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14520medieval beds and bedding - was Named medieval furniture

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  • Julian Wilson
    Jun 6, 2011
      Correct - that's where the "truckle bed" came from. These are simple bed-frames with rope suspensions and short legs, which raised the palliasse 4 to 6 inches off the ground,  usually designed to roll in under a "great bed".  The Weald & Downland Museum, Singleton, West Sussex, has several excellent replicas, drawn from extant examples in various Museum Collactions.
      The poorest folk would likely make a kind of under-couch from bundles of dried ferns or long straw - or of something similar - which would provide a layer of insulation. The palliasses of the poor would likely be picked-up each morning and either put to "air" - or be rolled-up out of the way of the day's activities - especially in "one room" dwellings. And when the under-couch needed changing - it would go into the beasts' byres or the stable, as bedding/food.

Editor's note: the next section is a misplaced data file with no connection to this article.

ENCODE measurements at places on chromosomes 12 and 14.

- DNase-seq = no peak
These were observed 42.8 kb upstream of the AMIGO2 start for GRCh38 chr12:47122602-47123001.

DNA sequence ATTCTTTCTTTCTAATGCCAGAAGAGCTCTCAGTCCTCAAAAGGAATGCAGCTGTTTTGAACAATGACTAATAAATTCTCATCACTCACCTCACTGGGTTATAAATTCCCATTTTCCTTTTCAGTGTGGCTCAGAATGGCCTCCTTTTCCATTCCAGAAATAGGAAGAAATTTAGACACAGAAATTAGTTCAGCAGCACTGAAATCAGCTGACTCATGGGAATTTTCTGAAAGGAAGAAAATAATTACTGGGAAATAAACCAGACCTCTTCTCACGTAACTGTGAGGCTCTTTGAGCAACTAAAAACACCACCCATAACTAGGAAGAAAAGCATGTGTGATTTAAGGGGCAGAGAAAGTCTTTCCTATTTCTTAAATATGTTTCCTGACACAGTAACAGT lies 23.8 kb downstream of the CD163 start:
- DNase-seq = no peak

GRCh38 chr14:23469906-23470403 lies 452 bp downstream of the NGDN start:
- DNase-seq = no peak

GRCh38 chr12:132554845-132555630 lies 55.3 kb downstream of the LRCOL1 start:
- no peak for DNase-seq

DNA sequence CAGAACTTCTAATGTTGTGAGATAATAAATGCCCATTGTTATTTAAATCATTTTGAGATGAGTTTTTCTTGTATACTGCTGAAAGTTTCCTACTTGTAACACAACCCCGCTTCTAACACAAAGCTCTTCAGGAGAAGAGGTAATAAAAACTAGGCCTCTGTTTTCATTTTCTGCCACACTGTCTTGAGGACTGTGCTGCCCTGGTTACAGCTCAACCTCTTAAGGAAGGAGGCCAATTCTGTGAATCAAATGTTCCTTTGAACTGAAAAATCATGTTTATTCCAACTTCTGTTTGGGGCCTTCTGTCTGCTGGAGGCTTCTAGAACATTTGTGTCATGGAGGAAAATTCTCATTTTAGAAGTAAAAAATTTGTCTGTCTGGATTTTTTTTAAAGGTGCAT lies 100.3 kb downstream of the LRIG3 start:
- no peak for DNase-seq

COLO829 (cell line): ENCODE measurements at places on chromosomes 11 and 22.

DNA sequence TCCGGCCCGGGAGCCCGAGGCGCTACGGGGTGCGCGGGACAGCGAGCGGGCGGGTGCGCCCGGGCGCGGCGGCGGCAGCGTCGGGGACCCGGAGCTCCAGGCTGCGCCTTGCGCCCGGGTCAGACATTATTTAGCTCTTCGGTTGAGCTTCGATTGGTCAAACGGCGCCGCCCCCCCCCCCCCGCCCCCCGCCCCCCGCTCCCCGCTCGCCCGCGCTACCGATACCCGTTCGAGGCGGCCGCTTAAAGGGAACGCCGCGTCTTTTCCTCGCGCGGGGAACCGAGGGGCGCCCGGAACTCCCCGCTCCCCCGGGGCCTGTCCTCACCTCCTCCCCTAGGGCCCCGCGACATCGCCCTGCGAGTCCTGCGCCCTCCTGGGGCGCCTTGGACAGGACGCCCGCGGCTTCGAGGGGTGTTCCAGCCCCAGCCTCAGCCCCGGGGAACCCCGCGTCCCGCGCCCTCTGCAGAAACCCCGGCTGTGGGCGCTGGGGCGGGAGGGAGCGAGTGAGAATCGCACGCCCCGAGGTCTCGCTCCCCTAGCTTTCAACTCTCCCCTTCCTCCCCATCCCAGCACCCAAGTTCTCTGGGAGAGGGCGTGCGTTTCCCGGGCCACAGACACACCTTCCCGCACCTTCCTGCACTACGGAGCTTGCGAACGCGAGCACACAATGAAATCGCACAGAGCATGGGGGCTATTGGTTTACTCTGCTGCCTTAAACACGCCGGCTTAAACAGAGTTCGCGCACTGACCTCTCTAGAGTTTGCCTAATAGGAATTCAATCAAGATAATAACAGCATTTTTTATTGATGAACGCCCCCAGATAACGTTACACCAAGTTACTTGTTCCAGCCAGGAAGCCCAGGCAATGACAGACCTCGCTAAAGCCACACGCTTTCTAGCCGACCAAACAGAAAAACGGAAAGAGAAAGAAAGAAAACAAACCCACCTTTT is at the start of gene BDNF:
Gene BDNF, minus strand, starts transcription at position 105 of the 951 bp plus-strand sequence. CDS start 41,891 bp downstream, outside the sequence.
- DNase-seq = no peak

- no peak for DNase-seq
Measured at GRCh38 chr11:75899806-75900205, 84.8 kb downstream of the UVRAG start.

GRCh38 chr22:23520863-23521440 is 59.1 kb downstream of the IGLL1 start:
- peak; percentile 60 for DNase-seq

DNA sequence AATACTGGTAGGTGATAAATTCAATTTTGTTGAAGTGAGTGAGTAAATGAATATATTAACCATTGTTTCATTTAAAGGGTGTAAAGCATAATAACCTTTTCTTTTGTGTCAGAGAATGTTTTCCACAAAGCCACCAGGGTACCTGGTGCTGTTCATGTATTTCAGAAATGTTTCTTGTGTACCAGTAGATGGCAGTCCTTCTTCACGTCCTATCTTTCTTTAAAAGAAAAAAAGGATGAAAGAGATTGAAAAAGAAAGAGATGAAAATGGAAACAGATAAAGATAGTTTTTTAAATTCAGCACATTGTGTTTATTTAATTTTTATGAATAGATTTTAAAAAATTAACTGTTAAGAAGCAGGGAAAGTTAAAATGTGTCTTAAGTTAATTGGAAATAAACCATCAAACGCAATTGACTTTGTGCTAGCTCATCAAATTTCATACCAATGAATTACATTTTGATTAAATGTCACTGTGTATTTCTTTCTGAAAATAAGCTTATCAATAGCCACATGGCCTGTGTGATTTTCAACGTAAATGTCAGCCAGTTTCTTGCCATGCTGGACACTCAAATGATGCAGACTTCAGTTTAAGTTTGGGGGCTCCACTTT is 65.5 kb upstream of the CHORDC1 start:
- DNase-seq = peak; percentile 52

In service,
       Matthewe Baker

      --- On Mon, 6/6/11, Broom <IAmBroom@...> wrote:

      From: Broom <IAmBroom@...>
      Subject: [MedievalSawdust] Re: Named medieval furniture
      Cc: medievalsawdust@yahoogroups.com
      Date: Monday, 6 June, 2011, 15:39


      Dunstan M'Lolane wrote:
      > I imagine many mattresses in poorer homes never made it off of the ground at all.

      Rising damp would quickly mildew these mattresses, which were probably
      straw ticks (or the equivalent using other plant fibers), usually
      contained in cloth bags, so I suspect even the poorest tried to raise
      their mattresses off the ground.

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